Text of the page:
Scoop Review of Books

Indian women myths quashed

More than 100 years of Indian women making a home and career in New Zealand is the subject of a new book. ‘Sari: Indian women at work in New Zealand’, being launched today by Dunmore Publishing, is a labour of love by AUT Associate Professor of Management Dr Edwina Pio.

She says she wanted to explode the myth that a New Zealand Indian woman will probably only own a dairy, be unable to speak English and be a mere chattel of her all-powerful husband.

“My book uncovers findings such as terms like ‘curry-munchers’, race aliens and foreign trash which emboss the experiences of many Indian women,” she says. “Other more positive phrases, such as great learners, hard working, non-smokers and family oriented, are now more frequently heard.”

‘Sari’ is the result of interviews with 100 Indian women and conversations with more than 600 Indian women across New Zealand over a period of six years. Governor General Anand Satyanand wrote the foreword. Guest speakers at today’s launch include AUT Chancellor Sir Paul Reeves, National Party leader John Key and the Indian High Commissioner KP Ernest.

Writing the book evolved from Associate Professor Pio’s concern that qualified and professional Indian women find it difficult to get work equivalent to their skills and qualifications.

“This is primarily because they lack Kiwi experience,” she says. “And because their accent and perhaps visible diversity discriminators such as skin colour are different from the New Zealand host society.”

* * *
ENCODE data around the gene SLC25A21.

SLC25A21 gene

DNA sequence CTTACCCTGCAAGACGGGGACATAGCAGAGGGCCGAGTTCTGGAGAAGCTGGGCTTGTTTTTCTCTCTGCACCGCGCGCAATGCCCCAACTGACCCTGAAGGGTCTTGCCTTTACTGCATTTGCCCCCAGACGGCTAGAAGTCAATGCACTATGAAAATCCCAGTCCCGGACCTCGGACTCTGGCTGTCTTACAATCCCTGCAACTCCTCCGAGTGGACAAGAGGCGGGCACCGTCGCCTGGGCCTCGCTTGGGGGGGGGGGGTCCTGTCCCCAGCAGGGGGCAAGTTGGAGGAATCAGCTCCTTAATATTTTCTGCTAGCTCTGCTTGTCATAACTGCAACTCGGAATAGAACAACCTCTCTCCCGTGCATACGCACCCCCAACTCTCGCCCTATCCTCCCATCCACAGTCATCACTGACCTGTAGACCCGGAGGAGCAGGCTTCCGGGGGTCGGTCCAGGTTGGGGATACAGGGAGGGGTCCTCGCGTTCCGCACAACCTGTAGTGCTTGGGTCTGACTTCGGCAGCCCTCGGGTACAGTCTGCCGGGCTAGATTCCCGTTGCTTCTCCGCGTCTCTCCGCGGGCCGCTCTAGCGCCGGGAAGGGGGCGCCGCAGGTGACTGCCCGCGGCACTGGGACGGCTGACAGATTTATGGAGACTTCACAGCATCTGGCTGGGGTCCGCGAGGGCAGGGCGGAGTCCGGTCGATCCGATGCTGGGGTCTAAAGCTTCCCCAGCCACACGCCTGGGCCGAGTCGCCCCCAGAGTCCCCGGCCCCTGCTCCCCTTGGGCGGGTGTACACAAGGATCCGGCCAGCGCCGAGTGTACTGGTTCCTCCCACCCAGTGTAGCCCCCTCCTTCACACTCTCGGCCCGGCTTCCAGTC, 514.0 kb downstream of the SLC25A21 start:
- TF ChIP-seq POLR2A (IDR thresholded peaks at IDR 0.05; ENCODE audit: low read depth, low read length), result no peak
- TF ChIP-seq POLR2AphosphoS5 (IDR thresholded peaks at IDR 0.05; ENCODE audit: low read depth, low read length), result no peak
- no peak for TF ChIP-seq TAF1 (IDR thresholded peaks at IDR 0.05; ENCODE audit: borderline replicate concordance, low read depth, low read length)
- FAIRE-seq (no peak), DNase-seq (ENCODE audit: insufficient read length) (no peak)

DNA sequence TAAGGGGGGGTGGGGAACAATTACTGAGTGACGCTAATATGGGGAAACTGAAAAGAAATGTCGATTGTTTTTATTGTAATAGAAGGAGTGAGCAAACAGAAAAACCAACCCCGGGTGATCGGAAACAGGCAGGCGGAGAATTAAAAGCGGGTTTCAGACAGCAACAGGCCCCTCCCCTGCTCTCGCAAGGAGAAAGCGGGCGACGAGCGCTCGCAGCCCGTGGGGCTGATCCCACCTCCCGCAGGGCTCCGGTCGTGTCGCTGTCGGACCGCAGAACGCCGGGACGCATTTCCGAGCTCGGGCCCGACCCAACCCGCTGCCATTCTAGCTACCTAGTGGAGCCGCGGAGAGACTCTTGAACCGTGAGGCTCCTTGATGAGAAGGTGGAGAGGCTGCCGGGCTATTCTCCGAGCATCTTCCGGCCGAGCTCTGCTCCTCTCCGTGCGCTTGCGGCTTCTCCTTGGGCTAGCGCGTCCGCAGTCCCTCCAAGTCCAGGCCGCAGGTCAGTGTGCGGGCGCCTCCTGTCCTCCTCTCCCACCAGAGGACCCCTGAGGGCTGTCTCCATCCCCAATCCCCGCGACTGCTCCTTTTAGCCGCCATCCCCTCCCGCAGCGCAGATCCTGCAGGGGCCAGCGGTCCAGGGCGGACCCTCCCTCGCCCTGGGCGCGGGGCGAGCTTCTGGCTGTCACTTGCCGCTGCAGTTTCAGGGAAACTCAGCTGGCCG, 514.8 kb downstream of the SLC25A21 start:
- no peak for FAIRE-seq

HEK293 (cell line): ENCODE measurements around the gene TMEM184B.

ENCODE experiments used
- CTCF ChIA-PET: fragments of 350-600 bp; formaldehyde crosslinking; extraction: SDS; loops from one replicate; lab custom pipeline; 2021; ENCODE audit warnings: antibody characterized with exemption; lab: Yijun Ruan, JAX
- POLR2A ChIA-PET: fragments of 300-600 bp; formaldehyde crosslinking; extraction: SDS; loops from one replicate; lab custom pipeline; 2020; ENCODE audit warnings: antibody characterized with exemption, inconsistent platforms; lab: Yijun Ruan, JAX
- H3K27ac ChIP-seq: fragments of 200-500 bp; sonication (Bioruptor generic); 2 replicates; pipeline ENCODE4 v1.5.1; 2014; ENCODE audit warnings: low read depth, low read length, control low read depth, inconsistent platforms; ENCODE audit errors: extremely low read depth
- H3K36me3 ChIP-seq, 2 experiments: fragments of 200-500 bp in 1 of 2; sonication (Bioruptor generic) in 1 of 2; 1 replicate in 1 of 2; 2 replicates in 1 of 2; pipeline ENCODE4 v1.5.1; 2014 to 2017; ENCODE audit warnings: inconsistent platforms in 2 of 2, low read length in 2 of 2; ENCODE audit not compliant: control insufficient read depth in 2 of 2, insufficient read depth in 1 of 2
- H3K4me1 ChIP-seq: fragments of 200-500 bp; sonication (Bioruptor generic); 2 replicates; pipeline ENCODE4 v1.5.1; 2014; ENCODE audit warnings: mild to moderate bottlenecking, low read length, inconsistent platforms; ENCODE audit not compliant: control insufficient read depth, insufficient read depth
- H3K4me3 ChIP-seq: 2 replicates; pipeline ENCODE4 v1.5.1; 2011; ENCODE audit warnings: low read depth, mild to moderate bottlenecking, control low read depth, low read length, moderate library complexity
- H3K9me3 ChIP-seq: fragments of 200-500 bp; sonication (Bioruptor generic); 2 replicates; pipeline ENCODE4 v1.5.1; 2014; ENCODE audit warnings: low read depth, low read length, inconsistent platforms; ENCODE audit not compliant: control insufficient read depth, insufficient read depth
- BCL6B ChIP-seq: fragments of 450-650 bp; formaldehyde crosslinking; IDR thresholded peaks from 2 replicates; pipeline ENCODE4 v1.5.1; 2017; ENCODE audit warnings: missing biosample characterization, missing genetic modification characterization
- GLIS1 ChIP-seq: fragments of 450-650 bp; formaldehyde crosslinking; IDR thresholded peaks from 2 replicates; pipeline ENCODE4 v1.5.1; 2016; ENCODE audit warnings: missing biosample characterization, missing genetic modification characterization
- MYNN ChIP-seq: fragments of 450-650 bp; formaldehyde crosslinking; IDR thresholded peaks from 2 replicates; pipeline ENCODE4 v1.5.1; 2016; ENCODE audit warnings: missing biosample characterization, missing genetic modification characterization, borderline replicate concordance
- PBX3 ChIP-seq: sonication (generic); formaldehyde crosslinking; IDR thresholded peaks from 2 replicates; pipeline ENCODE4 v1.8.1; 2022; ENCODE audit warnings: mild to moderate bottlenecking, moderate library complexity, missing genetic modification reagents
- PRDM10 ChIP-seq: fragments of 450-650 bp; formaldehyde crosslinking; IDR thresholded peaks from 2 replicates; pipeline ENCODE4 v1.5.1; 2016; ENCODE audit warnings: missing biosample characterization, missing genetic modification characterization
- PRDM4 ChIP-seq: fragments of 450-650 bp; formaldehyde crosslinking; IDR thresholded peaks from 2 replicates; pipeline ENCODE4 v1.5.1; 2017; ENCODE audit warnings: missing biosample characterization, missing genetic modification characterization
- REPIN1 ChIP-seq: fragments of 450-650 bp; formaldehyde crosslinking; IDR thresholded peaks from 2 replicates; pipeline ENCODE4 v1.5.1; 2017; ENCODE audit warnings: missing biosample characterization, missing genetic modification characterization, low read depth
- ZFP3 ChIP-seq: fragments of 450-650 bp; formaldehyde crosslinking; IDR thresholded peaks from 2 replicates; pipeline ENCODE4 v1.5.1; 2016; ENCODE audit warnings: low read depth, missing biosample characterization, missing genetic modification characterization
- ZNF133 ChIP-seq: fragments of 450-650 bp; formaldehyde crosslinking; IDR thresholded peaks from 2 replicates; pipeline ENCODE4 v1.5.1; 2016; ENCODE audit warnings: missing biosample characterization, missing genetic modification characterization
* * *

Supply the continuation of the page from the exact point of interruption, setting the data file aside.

Associate Professor Pio says Indians comprise 2.6 percent of New Zealand’s population. She adds that with India emerging as a global giant in the world economy it is important that New Zealand reaps the benefits of its immigration policies.

“All New Zealanders can benefit through a more sophisticated understanding of individual-organisational fit, and plug into the enormous wealth of data and experience which migrants bring about India,” she says. “This includes Indian’s vast knowledge and expertise of the meandering pathways often necessary to do business in India.”

The working journey of these women ‘of the sari’ is intertwined with the immigration policies and the mental interstices of various eras, she says.

“Sewn into the stories in my book are the spangles of an Indian patriarchal system, which supported the women and yet at the same time created very strict demarcation lines,” she says. “Add to that the shaded sequins of in-laws who could both manipulate and manoeuvre the bahu, or the Indian daughter-in-law, as she sought to carve out her career and gain an education.”

“Women from the pioneer settler families, who today are third and fourth generation Kiwis, as well as more recent migrants, who have entered New Zealand in the last fifteen years, for the richly embroidered narratives of this book.”

Associate Professor Pio hopes her book will bring the silent voices of Indian women into the public domain, as a tribute to their work and life in New Zealand, and posing questions and offering recommendations for policy makers, employers, the business community and Indians in New Zealand.
More information about Associate Professor Edwina Pio, and some more here.


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